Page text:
By John R. Greenwood
Lawnmower clogs of fresh cut grass are a welcome change from the wet snowblower variety. April is only on week four, but if I'd waited any longer to mow, Vincek’s Farm would have another field to hay. A wimpy winter and 24 hours of cool rain had my lawn as thick as the fur on a Samoyed’s back. Even the dandelions looked exhausted trying reach the surface.
I’m not a lawn snob or grass-rat. I know my monetary limits when it comes to golf course quality lawn care. The moles and grubs keep me on the edge of crazy and a dirty carburetor on the mower almost resulted in the neighbors having to call 911 to report a rabid old man foaming at the mouth in his driveway.
I’ve been an active member of the “First Mow Club” since I was designated a teen. Even though I’m now deep into geriatric territory I still look forward to that first pull start. It’s different now than it was fifty years ago. Now the grass I mow is my own. The mower, the rake, the view from my front window is mine. My yard is far from Augusta National but it’s my personal labor of love—bare spots and all.
There’s been a movement in recent years to turn front yards into native flower gardens or at least let them grow uncut through May. This in an effort to provide pollination habitat for bees. I fully support and commend those who embrace this admirable practice. I’m simply not wired for it. I’ve been edging walks, raking grass, and trimming lawns for my entire life. I did it as a boy to put money in my pocket and as a young father to buy baby formula. Now it’s mostly therapeutic and the best exercise money can’t buy. To sit by and let the yard go wild in the spring would be cruel and unusual punishment for me.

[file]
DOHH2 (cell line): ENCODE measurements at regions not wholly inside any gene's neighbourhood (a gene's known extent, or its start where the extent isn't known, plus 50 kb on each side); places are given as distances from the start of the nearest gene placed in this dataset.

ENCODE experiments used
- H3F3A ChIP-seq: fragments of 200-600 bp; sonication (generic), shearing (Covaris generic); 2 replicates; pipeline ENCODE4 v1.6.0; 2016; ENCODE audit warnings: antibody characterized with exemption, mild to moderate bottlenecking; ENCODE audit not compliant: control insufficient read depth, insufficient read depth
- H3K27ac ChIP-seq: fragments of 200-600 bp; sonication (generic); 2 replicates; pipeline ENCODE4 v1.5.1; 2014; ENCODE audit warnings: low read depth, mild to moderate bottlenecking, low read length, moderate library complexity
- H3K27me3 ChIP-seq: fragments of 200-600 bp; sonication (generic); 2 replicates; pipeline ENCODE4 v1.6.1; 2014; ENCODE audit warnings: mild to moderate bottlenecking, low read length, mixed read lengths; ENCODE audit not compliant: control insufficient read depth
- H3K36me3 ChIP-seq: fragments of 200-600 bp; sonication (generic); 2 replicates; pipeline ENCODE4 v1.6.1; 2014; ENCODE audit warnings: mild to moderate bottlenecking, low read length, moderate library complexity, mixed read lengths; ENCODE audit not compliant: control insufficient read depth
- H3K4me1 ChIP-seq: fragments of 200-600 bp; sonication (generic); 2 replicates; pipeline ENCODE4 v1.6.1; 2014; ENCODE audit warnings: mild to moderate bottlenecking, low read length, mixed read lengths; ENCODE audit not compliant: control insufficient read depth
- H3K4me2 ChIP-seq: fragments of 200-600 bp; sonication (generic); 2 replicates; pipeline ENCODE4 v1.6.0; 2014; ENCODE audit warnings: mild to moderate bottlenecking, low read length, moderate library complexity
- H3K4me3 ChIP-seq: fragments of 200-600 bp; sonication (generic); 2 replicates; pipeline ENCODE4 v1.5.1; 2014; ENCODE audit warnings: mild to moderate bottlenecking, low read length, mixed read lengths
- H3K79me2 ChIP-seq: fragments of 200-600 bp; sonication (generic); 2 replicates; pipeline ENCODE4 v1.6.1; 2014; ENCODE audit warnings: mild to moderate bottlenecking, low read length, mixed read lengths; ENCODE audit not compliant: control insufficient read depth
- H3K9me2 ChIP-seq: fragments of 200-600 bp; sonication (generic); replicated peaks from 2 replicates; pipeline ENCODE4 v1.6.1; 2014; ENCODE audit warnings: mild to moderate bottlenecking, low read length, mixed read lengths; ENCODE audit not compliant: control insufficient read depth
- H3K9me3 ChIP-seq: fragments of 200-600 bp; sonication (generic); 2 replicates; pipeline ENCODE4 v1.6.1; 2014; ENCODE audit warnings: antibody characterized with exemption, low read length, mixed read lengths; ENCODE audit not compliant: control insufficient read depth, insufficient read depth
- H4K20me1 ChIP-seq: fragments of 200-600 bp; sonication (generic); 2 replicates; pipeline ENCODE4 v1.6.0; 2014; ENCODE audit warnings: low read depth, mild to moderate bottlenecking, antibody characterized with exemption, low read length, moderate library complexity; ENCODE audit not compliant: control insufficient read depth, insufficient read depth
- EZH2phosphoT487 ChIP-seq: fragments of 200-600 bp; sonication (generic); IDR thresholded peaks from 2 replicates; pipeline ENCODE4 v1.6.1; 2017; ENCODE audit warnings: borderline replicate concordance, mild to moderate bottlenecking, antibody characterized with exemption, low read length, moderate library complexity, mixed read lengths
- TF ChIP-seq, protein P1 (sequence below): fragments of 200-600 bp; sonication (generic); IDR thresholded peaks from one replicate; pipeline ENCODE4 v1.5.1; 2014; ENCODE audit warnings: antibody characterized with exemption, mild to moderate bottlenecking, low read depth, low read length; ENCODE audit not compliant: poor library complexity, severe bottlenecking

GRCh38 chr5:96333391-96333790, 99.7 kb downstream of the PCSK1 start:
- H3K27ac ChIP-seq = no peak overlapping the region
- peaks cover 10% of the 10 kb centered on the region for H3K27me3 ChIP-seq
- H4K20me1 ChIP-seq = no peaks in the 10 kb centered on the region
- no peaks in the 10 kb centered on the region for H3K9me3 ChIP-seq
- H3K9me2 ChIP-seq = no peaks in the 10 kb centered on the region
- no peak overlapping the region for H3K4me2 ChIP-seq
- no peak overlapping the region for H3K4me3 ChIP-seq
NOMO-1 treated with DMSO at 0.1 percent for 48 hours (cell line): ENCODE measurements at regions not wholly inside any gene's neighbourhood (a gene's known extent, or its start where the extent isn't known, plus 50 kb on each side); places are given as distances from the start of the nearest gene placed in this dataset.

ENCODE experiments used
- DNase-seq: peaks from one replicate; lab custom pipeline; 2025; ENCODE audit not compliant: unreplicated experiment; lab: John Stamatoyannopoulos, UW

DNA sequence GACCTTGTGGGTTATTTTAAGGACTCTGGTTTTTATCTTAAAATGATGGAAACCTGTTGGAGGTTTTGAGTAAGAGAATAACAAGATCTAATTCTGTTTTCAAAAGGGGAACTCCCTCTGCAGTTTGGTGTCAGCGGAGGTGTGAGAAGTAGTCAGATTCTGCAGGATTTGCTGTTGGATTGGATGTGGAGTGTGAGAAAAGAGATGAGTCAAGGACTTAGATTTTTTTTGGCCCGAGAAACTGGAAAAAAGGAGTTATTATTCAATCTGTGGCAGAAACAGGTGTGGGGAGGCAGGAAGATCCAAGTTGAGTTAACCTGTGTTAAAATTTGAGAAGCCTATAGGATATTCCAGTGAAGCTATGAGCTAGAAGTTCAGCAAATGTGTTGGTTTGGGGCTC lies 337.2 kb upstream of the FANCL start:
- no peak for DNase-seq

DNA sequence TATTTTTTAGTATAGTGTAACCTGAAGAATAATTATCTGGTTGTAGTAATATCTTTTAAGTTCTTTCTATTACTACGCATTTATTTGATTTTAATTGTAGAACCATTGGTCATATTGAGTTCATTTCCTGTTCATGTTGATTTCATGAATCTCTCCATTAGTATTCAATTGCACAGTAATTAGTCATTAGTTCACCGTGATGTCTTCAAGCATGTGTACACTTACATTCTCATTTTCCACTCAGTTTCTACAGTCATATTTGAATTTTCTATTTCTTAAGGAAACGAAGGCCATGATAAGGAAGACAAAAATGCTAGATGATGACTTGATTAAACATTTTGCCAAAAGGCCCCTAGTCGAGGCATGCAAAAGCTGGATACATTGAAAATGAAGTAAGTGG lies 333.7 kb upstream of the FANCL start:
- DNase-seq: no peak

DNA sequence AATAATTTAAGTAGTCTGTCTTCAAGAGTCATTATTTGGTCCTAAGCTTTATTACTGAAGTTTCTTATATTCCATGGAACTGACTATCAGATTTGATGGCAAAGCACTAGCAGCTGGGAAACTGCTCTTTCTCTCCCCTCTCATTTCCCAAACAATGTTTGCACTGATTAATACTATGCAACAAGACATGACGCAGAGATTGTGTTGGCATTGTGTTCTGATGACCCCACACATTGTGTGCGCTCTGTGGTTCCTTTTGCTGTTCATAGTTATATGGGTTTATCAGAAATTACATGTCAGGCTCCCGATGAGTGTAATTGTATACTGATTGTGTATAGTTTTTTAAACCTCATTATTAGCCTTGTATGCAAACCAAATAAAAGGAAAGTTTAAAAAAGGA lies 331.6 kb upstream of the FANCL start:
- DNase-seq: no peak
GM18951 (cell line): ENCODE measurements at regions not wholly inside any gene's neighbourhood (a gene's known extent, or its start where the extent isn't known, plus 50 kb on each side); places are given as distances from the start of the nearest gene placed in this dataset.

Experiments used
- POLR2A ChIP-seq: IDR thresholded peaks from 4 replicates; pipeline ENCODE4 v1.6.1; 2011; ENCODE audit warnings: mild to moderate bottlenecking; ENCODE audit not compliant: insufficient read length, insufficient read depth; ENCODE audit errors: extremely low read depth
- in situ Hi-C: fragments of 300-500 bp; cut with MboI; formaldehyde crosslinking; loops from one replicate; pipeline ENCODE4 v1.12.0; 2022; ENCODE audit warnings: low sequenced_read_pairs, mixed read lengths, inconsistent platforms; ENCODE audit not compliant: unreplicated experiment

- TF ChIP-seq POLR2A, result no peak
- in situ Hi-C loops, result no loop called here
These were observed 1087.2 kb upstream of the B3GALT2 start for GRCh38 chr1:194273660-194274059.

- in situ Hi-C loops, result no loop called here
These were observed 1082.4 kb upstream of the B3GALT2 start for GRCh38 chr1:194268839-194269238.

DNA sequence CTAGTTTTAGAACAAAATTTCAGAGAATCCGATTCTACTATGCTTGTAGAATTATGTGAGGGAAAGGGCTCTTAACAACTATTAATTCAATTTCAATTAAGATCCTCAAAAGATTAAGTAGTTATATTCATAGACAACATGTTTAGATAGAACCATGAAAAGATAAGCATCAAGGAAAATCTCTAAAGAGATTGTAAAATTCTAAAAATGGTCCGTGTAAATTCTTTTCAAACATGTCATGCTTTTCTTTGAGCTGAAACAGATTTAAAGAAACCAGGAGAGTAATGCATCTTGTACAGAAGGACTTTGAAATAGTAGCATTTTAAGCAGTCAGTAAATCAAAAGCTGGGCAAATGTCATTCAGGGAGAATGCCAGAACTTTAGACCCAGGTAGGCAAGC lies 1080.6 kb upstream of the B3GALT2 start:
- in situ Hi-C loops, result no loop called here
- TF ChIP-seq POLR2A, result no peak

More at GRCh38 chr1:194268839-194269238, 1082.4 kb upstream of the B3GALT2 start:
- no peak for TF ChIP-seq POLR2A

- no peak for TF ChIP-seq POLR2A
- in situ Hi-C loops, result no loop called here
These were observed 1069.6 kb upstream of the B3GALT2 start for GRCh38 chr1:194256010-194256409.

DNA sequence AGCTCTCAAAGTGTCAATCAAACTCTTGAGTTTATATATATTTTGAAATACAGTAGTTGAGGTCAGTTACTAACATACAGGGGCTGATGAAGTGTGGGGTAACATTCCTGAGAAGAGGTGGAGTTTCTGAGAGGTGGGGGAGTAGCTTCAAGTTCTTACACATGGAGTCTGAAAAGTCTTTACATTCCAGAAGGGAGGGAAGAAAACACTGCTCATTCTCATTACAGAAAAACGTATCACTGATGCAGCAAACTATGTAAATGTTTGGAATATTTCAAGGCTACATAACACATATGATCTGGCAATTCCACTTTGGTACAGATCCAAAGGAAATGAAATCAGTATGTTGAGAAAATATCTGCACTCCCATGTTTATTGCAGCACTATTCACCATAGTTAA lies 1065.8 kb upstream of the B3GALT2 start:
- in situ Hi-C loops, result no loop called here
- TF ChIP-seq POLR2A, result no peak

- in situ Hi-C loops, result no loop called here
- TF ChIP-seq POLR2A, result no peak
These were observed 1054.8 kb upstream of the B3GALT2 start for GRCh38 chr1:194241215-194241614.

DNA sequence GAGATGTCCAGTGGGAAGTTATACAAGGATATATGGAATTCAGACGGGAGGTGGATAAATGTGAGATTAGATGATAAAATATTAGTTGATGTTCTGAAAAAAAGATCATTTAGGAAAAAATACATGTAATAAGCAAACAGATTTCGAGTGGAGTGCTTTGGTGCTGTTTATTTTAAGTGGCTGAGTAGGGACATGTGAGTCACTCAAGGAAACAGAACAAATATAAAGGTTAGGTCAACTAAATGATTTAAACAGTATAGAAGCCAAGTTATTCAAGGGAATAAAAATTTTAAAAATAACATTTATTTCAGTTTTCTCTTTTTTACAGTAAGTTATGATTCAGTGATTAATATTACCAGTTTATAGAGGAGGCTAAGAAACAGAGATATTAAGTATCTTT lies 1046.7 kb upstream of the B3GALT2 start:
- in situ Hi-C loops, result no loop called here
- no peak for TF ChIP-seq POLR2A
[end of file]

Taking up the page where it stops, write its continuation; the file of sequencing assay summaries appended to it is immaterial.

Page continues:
I do have a confession to make. In the heat of last summer I purchased a riding mower to give me some needed relief. It was a not purchase made easily. I felt like a traitor, a sellout, and a fraud. I still do. I feel guilty when I’m barging my way around my 1/4 acre on a mower made for one or more. I could live without it and may yet. In the meantime I think it took a little worry off Mrs.G. She says she wants to keep me around awhile. So, if you drive by and see me tooling around on my rider or following behind a mower, know that I'm in my happy place--perspiring grimace and all.